TRENTON, N.J. (CBSNewYork/AP) — The New Jersey State Assembly voted Monday to curtail the use of a controversial standardized test in the state’s schools, following a litany of concerns from parents.

The bill bars the state Education Department from using the Partnership for Assessment of Readiness for College and Careers, or PARCC, test as a way to determine students’ placement in advanced or gifted programs, beginning with the next school year and continuing through the next three school years.

It also prevents state officials from using the test as a graduation requirement.

The New Jersey state Senate also must vote on the bill, and if it is approved, Gov. Chris Christie must choose whether to sign or veto it. For the next immediate step, the bill will go before a state Senate committee to determine whether it should be expedited.

New Jersey education officials have defended and championed the tests, but they have excoriated by some parents who argue that teachers spend too much time preparing for them.

On Monday, a group of parents from Verona and Montclair in Essex County stepped into their children’s shoes on Monday to get a firsthand look at what students would be faced with in the PARCC test. CBS2’s Meg Baker joined them.

First, they experienced technical difficulties, finding themselves unable to get the PARCC test website to load.

And the fact that testing has gone digital represents a major change in and of itself. Students will have to maneuver drag and drop-down menus, and type essays rather than write them in longhand.

“In terms of the interface –- in terms of the page itself — I found it confusing from the onset,” said Eric Knudsen, the father of fourth-grade twin boys. “I had to read through it several times just to figure out what they are talking about.”

“I felt that the language in the test was extremely difficult for us to understand what they were asking for,” said Dr. Lela Weems, the mother of a second-grader and a fourth-grader.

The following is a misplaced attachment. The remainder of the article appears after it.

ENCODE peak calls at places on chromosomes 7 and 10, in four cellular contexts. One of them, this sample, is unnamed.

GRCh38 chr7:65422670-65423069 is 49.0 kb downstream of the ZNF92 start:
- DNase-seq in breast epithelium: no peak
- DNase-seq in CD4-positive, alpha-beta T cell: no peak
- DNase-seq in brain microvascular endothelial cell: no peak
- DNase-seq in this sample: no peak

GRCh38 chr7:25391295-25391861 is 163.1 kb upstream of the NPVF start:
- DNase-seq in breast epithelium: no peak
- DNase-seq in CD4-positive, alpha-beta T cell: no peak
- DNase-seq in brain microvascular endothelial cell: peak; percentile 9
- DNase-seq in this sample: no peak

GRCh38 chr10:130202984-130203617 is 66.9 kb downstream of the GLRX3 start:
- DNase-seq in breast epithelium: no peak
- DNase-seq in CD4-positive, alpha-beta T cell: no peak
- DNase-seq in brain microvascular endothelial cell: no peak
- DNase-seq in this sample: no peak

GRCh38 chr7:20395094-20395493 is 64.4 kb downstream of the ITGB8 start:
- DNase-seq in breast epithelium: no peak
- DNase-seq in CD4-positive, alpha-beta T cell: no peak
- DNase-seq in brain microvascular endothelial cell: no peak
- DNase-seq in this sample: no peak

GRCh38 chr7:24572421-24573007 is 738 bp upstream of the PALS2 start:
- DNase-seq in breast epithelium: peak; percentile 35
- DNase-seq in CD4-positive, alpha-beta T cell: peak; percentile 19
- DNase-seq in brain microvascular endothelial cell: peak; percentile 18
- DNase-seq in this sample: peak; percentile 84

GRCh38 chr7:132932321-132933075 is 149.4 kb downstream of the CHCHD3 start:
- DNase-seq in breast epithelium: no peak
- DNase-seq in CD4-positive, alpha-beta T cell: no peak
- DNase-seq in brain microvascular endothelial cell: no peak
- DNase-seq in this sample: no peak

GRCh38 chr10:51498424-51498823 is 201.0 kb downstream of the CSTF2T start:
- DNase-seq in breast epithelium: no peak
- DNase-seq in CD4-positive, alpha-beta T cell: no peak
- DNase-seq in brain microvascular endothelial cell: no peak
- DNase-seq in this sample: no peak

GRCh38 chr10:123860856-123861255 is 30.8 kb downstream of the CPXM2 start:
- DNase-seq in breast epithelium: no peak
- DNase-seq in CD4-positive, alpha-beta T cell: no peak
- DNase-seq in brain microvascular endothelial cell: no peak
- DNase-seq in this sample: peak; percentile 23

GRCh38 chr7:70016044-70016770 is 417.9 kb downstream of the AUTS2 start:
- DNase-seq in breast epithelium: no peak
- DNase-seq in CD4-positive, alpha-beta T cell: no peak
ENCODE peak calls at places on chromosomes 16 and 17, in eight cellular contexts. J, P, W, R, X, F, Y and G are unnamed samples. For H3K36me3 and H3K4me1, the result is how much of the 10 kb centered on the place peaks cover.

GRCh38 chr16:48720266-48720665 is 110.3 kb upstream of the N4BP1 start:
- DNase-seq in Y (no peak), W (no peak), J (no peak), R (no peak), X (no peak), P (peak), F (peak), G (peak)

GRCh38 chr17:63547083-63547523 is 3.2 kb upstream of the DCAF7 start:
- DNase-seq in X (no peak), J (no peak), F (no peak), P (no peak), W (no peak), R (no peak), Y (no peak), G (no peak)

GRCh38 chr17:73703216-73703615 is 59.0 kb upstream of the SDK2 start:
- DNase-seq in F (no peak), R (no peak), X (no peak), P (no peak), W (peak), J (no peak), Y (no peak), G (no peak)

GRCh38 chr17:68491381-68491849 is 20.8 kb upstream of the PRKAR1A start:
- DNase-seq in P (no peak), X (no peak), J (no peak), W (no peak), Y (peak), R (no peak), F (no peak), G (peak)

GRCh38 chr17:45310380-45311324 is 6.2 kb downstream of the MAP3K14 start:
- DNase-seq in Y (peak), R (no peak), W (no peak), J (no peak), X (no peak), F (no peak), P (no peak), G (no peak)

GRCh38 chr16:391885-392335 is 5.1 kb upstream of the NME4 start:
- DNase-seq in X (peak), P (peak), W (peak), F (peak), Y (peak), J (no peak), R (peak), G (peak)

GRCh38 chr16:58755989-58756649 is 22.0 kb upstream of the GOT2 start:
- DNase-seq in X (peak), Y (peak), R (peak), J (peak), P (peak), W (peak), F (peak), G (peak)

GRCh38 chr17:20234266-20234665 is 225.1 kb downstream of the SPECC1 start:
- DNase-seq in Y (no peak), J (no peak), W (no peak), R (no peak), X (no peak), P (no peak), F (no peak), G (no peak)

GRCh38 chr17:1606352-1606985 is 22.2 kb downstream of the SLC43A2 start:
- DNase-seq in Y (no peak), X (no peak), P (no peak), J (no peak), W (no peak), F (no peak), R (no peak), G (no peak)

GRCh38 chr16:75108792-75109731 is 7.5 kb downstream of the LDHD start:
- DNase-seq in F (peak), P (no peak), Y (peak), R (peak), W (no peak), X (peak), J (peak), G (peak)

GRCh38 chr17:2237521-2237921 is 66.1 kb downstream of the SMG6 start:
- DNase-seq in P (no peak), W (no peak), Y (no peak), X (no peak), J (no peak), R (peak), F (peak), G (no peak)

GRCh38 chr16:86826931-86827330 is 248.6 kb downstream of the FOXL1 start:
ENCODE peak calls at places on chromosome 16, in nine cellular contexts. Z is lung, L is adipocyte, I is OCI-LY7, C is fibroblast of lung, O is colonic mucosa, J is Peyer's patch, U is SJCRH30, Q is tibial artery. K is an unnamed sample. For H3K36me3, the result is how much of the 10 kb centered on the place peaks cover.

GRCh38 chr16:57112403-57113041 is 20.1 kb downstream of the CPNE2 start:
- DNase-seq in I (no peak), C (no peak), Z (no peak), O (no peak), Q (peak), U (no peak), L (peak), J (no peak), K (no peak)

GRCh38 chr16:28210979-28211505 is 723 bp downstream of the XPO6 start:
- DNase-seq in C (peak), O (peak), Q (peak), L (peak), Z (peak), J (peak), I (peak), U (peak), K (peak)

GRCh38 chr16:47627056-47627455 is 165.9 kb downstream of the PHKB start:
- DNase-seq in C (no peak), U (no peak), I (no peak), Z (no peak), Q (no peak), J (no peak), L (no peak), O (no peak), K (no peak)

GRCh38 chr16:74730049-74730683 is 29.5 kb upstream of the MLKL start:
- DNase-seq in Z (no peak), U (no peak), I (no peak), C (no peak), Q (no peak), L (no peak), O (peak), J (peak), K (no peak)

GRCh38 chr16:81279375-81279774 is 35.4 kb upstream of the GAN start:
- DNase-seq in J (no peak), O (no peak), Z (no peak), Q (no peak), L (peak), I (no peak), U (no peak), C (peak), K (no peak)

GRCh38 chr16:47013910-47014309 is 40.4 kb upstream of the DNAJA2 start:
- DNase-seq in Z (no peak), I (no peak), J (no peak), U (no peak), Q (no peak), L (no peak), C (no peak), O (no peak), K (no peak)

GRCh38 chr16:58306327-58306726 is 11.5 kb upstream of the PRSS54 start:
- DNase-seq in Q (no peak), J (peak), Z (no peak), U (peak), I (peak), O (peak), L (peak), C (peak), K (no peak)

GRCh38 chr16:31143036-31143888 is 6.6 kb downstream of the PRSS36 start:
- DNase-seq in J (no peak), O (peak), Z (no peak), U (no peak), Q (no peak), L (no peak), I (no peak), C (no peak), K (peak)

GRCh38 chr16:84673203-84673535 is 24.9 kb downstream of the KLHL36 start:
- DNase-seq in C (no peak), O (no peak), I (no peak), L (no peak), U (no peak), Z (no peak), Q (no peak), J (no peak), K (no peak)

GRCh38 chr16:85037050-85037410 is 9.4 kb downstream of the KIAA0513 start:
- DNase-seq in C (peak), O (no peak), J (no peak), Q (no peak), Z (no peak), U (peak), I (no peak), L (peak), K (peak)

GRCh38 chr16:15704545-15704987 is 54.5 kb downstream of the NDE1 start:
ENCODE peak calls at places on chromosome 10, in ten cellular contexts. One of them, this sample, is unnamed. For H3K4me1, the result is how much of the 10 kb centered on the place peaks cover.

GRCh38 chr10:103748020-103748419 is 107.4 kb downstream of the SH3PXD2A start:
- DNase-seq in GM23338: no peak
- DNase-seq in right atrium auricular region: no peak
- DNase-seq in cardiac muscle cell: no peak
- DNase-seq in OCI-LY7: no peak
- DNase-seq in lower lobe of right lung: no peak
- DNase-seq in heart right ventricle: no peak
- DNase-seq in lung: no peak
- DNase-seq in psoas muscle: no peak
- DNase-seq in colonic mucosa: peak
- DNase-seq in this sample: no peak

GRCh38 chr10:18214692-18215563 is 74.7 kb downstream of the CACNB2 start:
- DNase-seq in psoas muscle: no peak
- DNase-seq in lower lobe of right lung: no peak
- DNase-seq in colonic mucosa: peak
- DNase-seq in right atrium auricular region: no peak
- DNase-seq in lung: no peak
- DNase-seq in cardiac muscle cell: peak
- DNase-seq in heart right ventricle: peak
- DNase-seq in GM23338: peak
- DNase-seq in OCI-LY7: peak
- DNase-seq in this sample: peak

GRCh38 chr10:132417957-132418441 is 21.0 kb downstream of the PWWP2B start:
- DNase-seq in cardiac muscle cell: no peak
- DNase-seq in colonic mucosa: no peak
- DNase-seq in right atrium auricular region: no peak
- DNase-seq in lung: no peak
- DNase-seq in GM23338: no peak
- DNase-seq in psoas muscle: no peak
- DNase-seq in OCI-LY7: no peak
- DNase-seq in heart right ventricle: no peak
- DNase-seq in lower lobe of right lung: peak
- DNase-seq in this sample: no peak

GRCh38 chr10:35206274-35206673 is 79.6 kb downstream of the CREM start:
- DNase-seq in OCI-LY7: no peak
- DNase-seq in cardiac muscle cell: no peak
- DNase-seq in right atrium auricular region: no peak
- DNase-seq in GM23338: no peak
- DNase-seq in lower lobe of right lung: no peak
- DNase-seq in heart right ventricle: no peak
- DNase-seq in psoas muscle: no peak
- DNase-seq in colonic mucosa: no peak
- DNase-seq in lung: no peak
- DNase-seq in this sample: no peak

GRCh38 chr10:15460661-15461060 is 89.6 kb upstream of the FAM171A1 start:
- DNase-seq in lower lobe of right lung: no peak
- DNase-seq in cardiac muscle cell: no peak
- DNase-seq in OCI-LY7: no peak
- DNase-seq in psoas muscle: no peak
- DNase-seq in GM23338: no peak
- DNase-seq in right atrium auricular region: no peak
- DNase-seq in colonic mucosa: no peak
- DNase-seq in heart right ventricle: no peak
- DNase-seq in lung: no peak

New Jersey Education Commissioner David Hespe recently asked parents and teachers to give the test a chance.

“I’m saying these are going to be challenging tests, because nothing comes easy in life,” Hespe told CBS2. “Half of our students

But after reading a 22-paragraph story and going through the various styles of questioning, a woman named Beth and her daughter, who is in fifth grade – a grade above the level for which the test was intended – were anxious.

“I felt like crying, because everything on the page, I didn’t get it,” the girl said. “I didn’t know where to start.”

Sarah Blaine is primarily concerned because she said the assessment drives schools to focus just on mathematics and English.

“The thing that gets my kid fired up are the elective accounts. She loves music. She loves art. She would take art every cycle,” Blaine said. “But now she can’t.”

Beth said another daughter, a high school freshman, will not be taking the PARCC test at all.

“My ninth grader is all A’s; honors; perfect scores on NJAsk in the past. She’s not taking it,” Beth said. “This is a set up for failure.”

In Verona, even if parents refuse to have their children take the PARCC test, students must still sit in the testing room with a book. The parents have requested alternate instruction in its place.

Earlier this month, State Education Commissioner David Hespe said students will benefit from being challenged by the exams.

“I’m saying these are going to be challenging tests, because nothing comes easy in life,” Hespe told CBS2. “We estimate that hHalf of our students are currently graduating without the knowledge and skills they need to be successful in college or careers.

But after reading a 22-paragraph story and going through the various styles of questioning, a woman named Beth and her daughter named Wednesday, who is in fifth grade – a grade above the level for which the test was intended – were anxious.

“I felt like crying, because just like, everything on the page, I didn’t get it at all,” Wednesday said. “I didn’t even know where to start.”

Sarah Blaine is primarily concerned because she said the assessment drives schools to focus just on mathematics and English.

“The thing that gets my kid fired up are the elective accounts. She loves music. She loves art. She would take art every cycle,” Blaine said. “But now she can’t.”

Beth said another daughter, a high school freshman, will not be taking the PARCC test at all.

“My ninth grader is all A’s; honors. She has gotten perfect scores on NJAsk in the past. She is not taking it,” Beth said. “This is a setup for failure.”

In Verona, even if parents refused to have their children take the PARCC test, students were still ordered to sit in the testing room with a book. The parents have requested alternate instruction in its place.

The New Jersey Education Association is opposed to the PARCC test, saying it will also be used to evaluate English and math teachers and expressed concern that it could be used to punish them.

Hespe insisted the exams will not punish teachers – especially in those districts where student performance is low and only count as 10 percent of an evaluation.

“I think most teachers want to demonstrate that they are at the head of their class,” Hespe said.

The state was set to start the math and English proficiency tests in March.

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